Nuclear Pore Behaviour in Interphase and "Open" Mitosis of Ustilago maydis
This work presents findings on dynamic nuclear pore behaviour in interphase nuclei and in the “open” mitosis in Ustilago maydis. Proteins likely to function in the nuclear pore complexes (NPCs) are identified in the U. maydis genome by bioinformatic search. Of these, five nucleoporins are tagged wi...
|Online Access:||PDF Full Text|
No Tags, Be the first to tag this record!
|Summary:||This work presents findings on dynamic nuclear pore behaviour in interphase nuclei and in the “open” mitosis in Ustilago maydis.
Proteins likely to function in the nuclear pore complexes (NPCs) are identified in the U. maydis genome by bioinformatic search. Of these, five nucleoporins are tagged with GFP and observed microscopically for their localization in interphase and mitosis. One of the stably incorporated nucleoporins, Nup107, is analyzed in more detail. Nup107 appears to be essential in U. maydis, with depletion of the protein causing NPC clustering at the nuclear envelope.
The initial observation reveals that NPCs in U. maydis are motile. The movement of NPCs in interphase nuclei has been reported in budding yeast, but a detailed analysis of the underlying mechanism and of the biological significance of the phenomenon is missing. In contrast to the studies in budding yeast, which assumed diffusion as cause for NPC motility, this work in U. maydis finds directed motility of NPCs. The directed motility is energy-dependent and proceeds in two motility types. Type 1 depends on the microtubule cytoskeleton. Dynein is the driving force behind MINUS end directed movement. NPC type 2 motility is abolished when active transcription is inhibited, but cannot be directly correlated with chromatin movement. FRAP experiments demonstrate that type 1 motility is necessary to equally distribute NPCs across the nuclear envelope. Equal distribution is required to ensure efficient protein expression of a reporter from an inducible promoter.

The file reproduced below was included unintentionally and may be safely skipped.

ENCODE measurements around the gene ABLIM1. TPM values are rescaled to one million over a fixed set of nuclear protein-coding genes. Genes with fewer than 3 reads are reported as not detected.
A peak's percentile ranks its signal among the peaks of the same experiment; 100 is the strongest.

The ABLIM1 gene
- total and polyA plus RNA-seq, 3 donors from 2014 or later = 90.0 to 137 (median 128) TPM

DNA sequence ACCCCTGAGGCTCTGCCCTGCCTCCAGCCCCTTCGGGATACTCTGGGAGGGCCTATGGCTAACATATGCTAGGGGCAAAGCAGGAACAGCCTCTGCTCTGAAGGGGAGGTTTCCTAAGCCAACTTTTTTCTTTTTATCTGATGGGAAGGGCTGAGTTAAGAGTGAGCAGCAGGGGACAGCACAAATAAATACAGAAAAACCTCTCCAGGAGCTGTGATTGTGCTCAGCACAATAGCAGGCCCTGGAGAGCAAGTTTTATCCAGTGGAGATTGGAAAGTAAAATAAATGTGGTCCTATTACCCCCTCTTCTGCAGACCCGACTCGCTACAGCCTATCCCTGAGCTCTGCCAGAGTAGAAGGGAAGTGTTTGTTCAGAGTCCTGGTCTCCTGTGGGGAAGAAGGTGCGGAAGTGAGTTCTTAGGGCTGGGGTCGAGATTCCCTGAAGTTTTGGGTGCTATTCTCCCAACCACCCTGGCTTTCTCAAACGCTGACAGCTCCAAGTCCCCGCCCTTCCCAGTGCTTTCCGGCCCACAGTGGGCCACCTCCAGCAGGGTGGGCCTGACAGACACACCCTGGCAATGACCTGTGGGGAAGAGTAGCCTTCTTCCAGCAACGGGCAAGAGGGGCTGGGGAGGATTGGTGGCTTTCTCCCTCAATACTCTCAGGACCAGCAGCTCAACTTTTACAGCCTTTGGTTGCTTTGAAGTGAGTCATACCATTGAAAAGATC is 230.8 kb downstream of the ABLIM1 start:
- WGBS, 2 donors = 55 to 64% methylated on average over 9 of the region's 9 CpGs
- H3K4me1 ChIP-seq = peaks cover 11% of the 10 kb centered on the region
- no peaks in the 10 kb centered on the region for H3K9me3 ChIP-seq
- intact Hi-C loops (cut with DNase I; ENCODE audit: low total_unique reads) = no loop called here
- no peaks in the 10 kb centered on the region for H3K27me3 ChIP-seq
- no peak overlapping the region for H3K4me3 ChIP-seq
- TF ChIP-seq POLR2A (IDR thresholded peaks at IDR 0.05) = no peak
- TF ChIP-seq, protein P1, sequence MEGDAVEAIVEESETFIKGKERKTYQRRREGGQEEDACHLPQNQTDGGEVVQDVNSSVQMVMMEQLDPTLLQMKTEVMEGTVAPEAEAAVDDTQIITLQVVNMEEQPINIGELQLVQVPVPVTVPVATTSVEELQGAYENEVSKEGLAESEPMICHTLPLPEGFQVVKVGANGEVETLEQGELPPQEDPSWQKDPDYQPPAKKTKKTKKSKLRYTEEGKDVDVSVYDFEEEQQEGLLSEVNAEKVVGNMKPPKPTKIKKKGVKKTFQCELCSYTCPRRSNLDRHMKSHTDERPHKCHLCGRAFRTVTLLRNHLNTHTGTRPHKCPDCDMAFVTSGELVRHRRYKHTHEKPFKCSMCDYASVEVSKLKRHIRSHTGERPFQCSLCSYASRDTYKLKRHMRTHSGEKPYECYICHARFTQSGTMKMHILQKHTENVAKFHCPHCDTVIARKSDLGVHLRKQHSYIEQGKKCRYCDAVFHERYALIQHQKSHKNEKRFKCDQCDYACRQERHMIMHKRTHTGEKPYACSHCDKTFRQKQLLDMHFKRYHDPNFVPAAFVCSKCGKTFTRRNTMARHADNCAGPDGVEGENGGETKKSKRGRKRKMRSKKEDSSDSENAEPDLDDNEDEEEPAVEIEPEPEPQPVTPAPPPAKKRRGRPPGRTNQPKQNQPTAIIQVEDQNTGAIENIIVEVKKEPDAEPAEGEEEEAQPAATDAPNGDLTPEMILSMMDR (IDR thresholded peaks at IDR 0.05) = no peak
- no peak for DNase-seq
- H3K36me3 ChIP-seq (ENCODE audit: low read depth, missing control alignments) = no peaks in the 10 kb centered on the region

Following the GFP-tagged nucleoporins from different parts of the NPC structure into mitosis, it appears that NPCs are still assembled in prophase. A tendency of NPCs to accumulate at the tip of the elongated prophase is observed, but the function of NPCs in chromosome migration appears doubtful. At the end of prophase, NPCs disassemble into subcomplexes and disperse in different locations, with the Nup107-160 subcomplex associating with chromatin in metaphase. Complete nuclear envelope (NE) removal is not necessary for NPC disassembly and association of Nup107 with DNA. In contrast to findings in vertebrates, the Nup107-160 subcomplex does not associate with kinetochores in metaphase. In anaphase, the Nup107-160 subcomplex shifts its position to the leading outside edges of the chromatin. Nucleoporins accumulate at the NEs in telophase in a step-wise manner, and nuclear import starts after all nucleoporins investigated are assembled at the nuclei. Inhibitor studies to investigate the role of the cytoskeleton cannot fully explain the involvement of actin and microtubules in NE reassembly.
The results from these observations on NPC motility in interphase nuclei open a new view on basic principles of ensuring efficient protein expression. The findings on NPC disassembly in mitosis place U. maydis close to the vertebrate situation, suggesting a more ancient origin for the “open” mitosis.|